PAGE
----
October 19, 2017
Over a dozen wildfires have been burning since Oct. 08, 2017 in Northern California, killing 31 people, burning 2220,000+ acres and destroying over 3,500 homes. Smoke has blanketed the San Francisco Bay area, as shown in MODIS and CATS imagery from Oct. 11, 2017 (red circle). The smoke plume extends as high as 3-4 km according to the CATS backscatter and has resulted in the worst air quality ever recorded in many parts of the Bay Area.
October 18, 2017
CALIPSO Ground Track on 10/13/2017 Vertical profiles of the near-field smoke plumes from the fires burning in California on October 13th, 2017. These CALIOP data (space-based lidar) can be used for Air Quality, Hazardous plume location, and for the potential initialization of transport models. CALIOP Vertical Feature Mask and Subtype At this time, the smoke is not hovering near the ground.
October 17, 2017
The Advanced Rapid Imaging and Analysis (ARIA) team at NASA's Jet Propulsion Laboratory in Pasadena, California, and Caltech, also in Pasadena, created this Damage Proxy Map (DPM) depicting areas in Northern California that are likely damaged (shown by red and yellow pixels) as a result of wildfires. The map is derived from synthetic aperture radar (SAR) images from the Copernicus Sentinel-1 satellites, operated by the European Space Agency (ESA). The images were taken before (Sep. 27, 2017 7PM) and after (Oct. 9, 2017 7PM, both Pacific Time) the onset of the fires. The map covers an area of 250 by 170 kilometers, shown by the large red polygon. Each pixel measures about 30 meters across. The color variation from yellow to red indicates increasingly more significant ground surface change. Preliminary validation was done by comparing to optical satellite imagery by the DigitalGlobe. This damage proxy map should be used as guidance to identify damaged areas, and may be less reliable over vegetated areas. Sentinel-1 data were accessed through the Copernicus Open Access Hub. The image contains modified Copernicus Sentinel data (2017), processed by ESA and analyzed by the NASA-JPL/Caltech ARIA team. This research was carried out at JPL under a contract with NASA. For more information about ARIA, visit:http://aria.jpl.nasa.gov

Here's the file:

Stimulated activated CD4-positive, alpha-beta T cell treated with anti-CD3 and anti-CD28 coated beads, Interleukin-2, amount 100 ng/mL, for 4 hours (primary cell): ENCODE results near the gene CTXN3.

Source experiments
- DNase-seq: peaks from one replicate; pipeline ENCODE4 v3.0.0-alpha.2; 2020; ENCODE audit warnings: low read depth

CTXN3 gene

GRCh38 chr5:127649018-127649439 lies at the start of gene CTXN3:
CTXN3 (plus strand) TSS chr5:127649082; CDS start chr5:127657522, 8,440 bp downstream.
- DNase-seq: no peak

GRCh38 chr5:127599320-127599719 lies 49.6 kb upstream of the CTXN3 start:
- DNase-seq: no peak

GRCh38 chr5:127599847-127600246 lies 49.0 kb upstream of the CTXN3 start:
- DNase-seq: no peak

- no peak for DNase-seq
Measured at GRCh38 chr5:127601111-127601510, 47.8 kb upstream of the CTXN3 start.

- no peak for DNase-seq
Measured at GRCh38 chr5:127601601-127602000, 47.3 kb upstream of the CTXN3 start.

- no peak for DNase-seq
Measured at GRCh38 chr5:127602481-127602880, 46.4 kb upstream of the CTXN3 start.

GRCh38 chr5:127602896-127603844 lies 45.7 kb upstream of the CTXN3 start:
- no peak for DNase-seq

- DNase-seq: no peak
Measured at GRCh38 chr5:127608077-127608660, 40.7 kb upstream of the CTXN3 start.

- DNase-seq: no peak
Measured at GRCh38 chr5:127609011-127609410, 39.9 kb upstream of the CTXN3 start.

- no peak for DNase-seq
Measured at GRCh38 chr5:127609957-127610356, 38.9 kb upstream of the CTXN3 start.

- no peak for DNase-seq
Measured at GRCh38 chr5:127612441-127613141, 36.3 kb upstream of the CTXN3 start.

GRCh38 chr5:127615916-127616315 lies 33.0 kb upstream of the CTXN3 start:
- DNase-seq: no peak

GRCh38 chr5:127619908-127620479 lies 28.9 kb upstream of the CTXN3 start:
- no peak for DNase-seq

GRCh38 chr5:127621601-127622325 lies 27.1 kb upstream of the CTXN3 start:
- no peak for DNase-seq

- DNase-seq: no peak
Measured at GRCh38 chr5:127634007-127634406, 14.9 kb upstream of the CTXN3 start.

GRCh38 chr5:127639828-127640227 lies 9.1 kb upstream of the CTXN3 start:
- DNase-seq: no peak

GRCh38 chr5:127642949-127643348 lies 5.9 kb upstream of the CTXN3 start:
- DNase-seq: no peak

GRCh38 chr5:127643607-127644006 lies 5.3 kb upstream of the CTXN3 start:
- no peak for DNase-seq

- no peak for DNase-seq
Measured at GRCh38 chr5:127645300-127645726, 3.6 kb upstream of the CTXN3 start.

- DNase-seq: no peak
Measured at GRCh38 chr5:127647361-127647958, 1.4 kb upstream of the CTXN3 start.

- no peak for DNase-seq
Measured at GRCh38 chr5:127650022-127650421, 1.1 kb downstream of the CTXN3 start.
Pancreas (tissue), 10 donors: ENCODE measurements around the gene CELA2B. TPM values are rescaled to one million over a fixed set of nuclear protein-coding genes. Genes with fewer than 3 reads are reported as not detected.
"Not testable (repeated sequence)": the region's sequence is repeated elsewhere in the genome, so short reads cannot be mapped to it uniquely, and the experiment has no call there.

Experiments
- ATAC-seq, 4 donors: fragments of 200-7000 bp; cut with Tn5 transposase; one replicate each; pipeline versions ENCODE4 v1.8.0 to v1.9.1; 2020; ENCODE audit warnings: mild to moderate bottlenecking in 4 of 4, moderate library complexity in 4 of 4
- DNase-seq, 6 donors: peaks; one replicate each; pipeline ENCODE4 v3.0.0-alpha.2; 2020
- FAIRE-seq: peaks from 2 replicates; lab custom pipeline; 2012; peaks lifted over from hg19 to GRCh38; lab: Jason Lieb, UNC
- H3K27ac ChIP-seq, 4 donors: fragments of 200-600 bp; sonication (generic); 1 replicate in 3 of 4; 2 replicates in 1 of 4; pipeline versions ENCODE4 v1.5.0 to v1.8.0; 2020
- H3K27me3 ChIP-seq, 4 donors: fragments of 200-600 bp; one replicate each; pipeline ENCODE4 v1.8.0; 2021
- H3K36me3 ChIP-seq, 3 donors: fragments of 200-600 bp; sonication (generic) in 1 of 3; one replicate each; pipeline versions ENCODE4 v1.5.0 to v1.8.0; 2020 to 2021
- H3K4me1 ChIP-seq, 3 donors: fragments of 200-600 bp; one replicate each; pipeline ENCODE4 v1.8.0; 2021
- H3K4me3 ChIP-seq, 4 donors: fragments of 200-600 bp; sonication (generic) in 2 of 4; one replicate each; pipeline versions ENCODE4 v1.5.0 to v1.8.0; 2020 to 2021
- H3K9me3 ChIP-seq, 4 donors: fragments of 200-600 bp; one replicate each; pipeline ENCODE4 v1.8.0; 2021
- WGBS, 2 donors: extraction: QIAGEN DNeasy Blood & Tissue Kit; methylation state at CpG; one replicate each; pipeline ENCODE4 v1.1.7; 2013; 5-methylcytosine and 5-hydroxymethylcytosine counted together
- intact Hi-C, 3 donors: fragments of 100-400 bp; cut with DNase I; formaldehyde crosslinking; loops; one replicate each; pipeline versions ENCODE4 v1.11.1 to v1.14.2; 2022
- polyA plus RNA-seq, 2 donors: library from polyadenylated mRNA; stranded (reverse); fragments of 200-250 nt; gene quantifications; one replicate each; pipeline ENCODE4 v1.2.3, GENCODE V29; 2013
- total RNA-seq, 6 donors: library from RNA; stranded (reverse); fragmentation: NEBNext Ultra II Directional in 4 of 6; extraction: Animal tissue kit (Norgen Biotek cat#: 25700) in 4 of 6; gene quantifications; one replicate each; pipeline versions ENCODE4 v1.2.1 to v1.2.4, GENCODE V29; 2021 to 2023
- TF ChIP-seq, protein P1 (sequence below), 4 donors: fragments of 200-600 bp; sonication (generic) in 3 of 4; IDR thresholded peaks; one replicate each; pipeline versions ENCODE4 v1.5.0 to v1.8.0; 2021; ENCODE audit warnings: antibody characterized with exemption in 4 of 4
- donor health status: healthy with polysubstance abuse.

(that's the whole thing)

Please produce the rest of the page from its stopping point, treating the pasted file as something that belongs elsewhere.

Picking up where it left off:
October 13, 2017
Acquired October 11, 2017 Acquired October 11, 2017 Devastating wildfires have burned through California’s wine country since October 8, 2017, taking dozens of lives and leaving thousands of people homeless. Even communities distant from the fires have been plagued by poor air quality, as the smoke plumes have darkened skies and canceled school and other activities across the region.